I am planning to set up an SMSF. I am transferring my industry fund to an SMSF after receiving a redundancy in 2019. The current balance in the Super account is $350,000.
It will be a joint SMSF with my partner, who has an old super fund with just a few hundred dollars in it. I am aged 64 (65 in November). My partner is aged 58.
We want to buy a small farm we have found, using the SMSF funds and a small amount of savings. We do not need to borrow. The farm is 100 acres. It runs a few head of cattle (and has done so for many years). It has a very small liveable shed on it, but we would need to build a new house. We plan to keep the cattle but also do a small amount of cropping and diversify into AirBnB and glamping accommodation.
Questions – these are related to the same issue
1. Would this be considered a “business real property” under SMSF laws?
2. Can we buy the property in our SMSF, live there, and lease it back from the SMSF to work in the business? [We would obviously set up a separate company for this and keep separate accounts.]
3. Would SMSF rules allow us to build a new house on the property? I ask because I did not think you could build a new house on any property under SMSF rules, but reading some info on your website, it looks like you can. (Council has already approved plans for a second dwelling and we would occupy less than two hectares.)
4. Currently the farm just runs cattle and the farmer grows a small crop of garlic annually, but we want to add cabins and tents to develop an accommodation business as well. The cabins would involve a council DA and building, so again, I am just asking if building and expansion is permissible under the SMSF legislation.
5. Do you have to show you are making a profit in your business? We would hope we did quite quickly, but it may take time to see results.
6. What happens if our circumstances should change, and we could no longer run the business? Would we have to sell it then?
7. If the business makes a profit, is it tax-free if I have started a pension?
You need to be very careful if you go down this path. So many traps that don’t apply if the farm is in your name. For example if you buy in a SMSF you will never be able to borrow against the property going forward, this includes to build the house. The only time you are allowed to borrow is when you originally purchase the farm and the loans are very expensive. So let’s first consider why you want to hold it in a SMSF. I have to admit that the tax concessions are so good inside super that a SMSF is usually the first structure I consider but in your case I am not sure there is much profit/tax to be saved.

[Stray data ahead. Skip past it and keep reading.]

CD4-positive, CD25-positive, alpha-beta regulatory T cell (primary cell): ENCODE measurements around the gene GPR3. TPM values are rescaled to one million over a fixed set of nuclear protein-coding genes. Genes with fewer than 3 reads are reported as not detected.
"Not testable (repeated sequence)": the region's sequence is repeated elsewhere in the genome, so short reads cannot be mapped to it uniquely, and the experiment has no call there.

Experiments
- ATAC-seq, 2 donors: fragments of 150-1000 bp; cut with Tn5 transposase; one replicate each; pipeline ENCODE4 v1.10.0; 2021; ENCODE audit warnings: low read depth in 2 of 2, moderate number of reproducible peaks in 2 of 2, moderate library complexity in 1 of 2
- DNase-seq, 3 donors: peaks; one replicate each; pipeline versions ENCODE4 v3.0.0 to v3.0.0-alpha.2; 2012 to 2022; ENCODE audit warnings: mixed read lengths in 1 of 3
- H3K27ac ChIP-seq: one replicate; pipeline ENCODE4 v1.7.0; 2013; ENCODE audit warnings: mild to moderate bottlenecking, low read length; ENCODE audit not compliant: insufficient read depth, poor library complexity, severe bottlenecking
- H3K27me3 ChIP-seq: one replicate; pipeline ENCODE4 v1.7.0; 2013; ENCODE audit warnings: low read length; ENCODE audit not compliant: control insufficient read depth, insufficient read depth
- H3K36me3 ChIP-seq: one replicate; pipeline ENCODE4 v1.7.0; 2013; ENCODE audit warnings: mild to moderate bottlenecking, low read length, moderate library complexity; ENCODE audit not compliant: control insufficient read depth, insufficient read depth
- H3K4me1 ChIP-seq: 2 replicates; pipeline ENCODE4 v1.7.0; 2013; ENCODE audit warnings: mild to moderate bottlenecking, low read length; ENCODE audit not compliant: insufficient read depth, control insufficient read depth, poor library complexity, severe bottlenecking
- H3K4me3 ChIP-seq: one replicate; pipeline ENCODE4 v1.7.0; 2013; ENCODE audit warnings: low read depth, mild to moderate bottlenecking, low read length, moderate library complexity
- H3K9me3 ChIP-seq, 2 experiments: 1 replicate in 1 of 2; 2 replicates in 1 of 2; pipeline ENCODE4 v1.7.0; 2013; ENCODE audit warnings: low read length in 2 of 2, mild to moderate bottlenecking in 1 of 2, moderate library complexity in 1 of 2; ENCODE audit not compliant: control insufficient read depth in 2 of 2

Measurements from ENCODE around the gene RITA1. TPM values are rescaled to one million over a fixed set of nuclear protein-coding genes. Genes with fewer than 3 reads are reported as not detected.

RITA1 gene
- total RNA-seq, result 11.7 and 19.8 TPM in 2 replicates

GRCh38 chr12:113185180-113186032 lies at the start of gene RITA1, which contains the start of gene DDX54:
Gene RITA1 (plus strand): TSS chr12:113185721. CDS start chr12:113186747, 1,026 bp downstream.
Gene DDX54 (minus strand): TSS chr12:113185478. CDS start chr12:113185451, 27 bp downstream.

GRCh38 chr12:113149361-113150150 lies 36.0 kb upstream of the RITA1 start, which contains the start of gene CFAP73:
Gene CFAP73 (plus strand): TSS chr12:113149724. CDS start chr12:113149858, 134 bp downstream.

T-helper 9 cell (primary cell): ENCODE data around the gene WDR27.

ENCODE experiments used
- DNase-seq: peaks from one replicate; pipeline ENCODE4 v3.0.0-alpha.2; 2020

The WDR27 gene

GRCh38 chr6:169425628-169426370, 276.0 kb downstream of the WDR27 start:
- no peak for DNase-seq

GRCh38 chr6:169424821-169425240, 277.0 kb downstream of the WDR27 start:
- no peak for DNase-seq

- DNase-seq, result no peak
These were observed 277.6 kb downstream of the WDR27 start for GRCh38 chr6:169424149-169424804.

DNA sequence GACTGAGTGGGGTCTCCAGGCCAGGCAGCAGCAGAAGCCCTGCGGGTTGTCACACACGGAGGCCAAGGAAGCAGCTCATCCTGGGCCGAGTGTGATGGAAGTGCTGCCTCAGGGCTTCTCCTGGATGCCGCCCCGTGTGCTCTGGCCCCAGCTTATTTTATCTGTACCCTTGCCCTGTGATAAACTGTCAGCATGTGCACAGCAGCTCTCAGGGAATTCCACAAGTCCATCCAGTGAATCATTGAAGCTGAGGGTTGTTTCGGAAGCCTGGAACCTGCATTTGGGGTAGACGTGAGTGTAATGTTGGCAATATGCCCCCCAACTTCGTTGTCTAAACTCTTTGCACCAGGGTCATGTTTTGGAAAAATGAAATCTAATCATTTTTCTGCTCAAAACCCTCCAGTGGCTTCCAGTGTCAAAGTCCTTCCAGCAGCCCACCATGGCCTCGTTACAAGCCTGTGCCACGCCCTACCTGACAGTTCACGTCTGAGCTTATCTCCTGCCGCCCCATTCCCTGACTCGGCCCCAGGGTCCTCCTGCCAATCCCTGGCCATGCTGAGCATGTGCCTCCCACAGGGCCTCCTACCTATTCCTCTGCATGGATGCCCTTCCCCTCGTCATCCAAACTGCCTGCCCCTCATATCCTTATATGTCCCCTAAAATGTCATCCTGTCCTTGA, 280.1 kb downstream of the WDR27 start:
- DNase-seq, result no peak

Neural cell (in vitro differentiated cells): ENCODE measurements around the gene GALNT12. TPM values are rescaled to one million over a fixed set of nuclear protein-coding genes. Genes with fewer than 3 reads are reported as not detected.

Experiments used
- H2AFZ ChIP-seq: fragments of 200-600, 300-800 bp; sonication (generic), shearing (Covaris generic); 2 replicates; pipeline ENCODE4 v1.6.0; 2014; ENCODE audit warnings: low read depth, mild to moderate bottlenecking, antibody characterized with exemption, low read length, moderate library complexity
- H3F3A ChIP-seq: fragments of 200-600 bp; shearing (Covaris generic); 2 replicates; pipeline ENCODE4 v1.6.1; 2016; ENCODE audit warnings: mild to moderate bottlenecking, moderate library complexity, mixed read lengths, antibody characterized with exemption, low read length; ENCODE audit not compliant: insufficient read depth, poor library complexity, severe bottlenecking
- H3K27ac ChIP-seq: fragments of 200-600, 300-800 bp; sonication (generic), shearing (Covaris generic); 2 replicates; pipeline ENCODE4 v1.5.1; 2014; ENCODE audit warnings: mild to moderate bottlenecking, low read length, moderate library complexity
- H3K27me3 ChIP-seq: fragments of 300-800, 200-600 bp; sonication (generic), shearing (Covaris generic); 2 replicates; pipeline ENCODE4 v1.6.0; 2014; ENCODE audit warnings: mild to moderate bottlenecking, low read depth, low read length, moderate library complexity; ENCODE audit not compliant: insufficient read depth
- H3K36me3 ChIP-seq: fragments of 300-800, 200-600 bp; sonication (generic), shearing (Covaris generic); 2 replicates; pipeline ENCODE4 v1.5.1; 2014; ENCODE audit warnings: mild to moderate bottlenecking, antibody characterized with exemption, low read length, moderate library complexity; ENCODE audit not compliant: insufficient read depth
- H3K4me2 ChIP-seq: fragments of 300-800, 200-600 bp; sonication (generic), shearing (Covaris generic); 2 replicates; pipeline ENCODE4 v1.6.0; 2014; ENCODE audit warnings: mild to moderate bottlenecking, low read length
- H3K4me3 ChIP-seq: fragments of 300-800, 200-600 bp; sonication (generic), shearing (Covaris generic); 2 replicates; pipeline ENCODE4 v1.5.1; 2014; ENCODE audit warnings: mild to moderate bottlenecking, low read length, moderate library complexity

A SMSF is very limited in its ability to run a business so the business would be held outside of the SMSF therefore the SMSF would only have the market rent for the farm, as income. Each year an auditor will be checking to make sure market rent is paid. I have seen situations where, in poor seasons, this having to pay market rent into the SMSF is a huge financial burden.
So why are you choosing to buy in a SMSF? If you are not working you are entitled to cash in your super tax free so it is not as if you need to use the SMSF to get your hands on the cash that is already in there. The SMSF might seem like a good place to protect the capital gain but there are small business concessions that could produce the same result though they do all have their own peculiarities. You would need a specialist consultation, a clear understanding of what your future plans are and a crystal ball to consider whether the CGT concessions can give you as good a capital gains tax outcome as holding in a SMSF. There is the consideration that holding in a SMSF provides asset protection. So even if you are happy to accept the conditions of holding it in a SMSF I would like you to seriously consider whether there is ever likely to be an upside.
Now to those conditions:
No borrowing to build the house SMSF 2012/1 https://www.ato.gov.au/law/view/document?Docid=SFR/SMSFR20121/NAT/ATO/00001&PiT=99991231235958 paragraph 78-80. The SMSF must be the one to pay for the building of the house so you need to make sure you can pass the contribution restrictions to get into the SMSF any extra money you need.
It is important that the farm is solely used in a business though a house is considered a minor part so ok, besides practically speaking the farmer needs to live somewhere. The majority of the farm needs to be being actively used in the business (the whole time it is in the SMSF) and the house and surrounds must not be more that 2 acres. SMSFR 2009/1 paragraph 223 https://www.ato.gov.au/law/view/document?LocID=%22SFR%2FSMSFR20091%2FNAT%2FATO%22&PiT=99991231235958 Also read examples 1 and 3 in the Appendix.
Please do not buy the farm in a SMSF without further consultation, the best I can do here is make you aware of the issues, you need to seek advice of someone who knows all your circumstances.